This One’s About Me
I’m on a train to London, and I’m having a great time. I don’t just mean on the train- I mean in general. I’m tasting every minute of my life right now and looking forward to the next. I’ve just finished the first term of my last year of under graduation. It’s been full of downs, as always, but it’s had some very, very, good ups. The last of my classes finished on Thursday, and I’d been invited to a lovely Christmas dinner after. I was the only vegetarian, so they made a plate of gnocchi just for me, on top of an absolute spread. I had some wine, some Malibu, and a lot of soda before I left with some friends well after midnight. Still, one of them complained that we were off too early- I told him that they didn’t need to leave ‘early’ with me, that I had a train to catch in the morning and a trip I hadn’t packed for at all. He assured me that they wanted to give me company on the way home, but not without a light guilt-trip. I was too excited to feel guilty, though. This trip has been a long time coming. It’s my third year in England, and I haven’t set foot in London outside Heathrow! It’s ridiculous, I know, but with my tendency to take far longer to dig my feet into the ground than anyone else, and then with the pandemic, it just didn’t happen. I waited for a reason to go, and this term I got it- Criminal Court. I could explain further, but I won’t because this is funnier.
I left on Friday and had a chaotic day of travelling. It took four trains to get to Lancaster, where I finally got to see my great-uncle and great-aunt. This, too, was a long time coming. They would visit us in India about once a year when I was younger, and each time my great-uncle would give me one pound for my impending visit to England. I was always very excited for their visits. Growing up, I instantly liked any relative that took more interest in me than asking the usual questions:
‘So what grade are you in now?’
‘How did you get to be so tall?’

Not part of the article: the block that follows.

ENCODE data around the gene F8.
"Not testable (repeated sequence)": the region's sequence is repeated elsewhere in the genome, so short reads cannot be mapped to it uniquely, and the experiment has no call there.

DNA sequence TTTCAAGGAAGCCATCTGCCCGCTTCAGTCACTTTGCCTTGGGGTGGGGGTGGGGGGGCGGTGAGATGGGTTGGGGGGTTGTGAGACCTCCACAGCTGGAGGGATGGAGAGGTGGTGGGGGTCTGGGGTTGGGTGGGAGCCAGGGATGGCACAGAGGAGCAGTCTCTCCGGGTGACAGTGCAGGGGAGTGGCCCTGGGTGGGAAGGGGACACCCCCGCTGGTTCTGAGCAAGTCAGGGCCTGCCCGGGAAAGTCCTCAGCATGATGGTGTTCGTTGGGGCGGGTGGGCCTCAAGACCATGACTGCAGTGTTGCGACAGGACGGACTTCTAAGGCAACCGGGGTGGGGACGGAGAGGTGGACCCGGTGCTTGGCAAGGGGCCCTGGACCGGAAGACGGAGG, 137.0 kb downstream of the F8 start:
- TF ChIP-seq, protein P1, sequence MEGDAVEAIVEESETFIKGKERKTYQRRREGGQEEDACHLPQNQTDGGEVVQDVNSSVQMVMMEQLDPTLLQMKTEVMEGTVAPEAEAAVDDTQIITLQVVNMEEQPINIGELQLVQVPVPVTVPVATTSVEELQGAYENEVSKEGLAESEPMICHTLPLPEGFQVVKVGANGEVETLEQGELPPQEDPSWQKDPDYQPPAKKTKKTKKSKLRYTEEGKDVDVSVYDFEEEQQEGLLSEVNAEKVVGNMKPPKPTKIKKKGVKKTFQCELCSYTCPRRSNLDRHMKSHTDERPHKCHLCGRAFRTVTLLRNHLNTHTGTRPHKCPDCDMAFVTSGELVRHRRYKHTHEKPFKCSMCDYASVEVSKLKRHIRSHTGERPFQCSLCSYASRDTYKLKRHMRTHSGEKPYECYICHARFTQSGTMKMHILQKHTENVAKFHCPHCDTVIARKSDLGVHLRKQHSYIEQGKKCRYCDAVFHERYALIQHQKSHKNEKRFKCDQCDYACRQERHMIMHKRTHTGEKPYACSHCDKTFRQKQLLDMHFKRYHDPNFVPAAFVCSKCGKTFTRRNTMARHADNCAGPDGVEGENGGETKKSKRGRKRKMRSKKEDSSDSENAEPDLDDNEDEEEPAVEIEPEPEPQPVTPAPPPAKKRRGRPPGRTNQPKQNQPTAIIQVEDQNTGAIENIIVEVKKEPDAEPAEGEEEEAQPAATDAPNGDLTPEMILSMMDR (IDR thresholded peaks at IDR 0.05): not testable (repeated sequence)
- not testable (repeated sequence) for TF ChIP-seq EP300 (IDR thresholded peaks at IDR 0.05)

And my favourite series,
‘I saw you when you were just a baby! Do you remember who I am? What’s my name?’
Now these are all well-intentioned, and I don’t fault them at all. I wouldn’t know what to say to a child either, and I too would resort to these classic one-liners; but from a child’s perspective, the relatives that really talk to you, let alone start a sweet tradition with you, are the best ones. It was delayed for the same reasons as London, but I finally got to see them here. My great-uncle- I’ll just say grandpa and grandma, because that’s what I call them in my language- my grandpa picked me up at the station, where I arrived in a cloud of guilt because I was two hours late. There had been disruptions, but my calls and messages hadn’t reached him, so he had arrived at the station early and had to wait. He was lovely about it. He didn’t seem to mind much, or he didn’t show it. We drove to their home in a village about twenty minutes away, where my grandma was waiting. I sat by the electric fire and warmed up with a cup of tea, and had the cosiest, laziest weekend with delicious South Indian meals. On Saturday, we read by the fire. On Sunday, we drove around Lancaster and by the coast, then we read by the fire. Dinners were eaten with dance and quiz shows, and episodes of ‘Would I Lie to You’. I was spoiled this weekend, truly.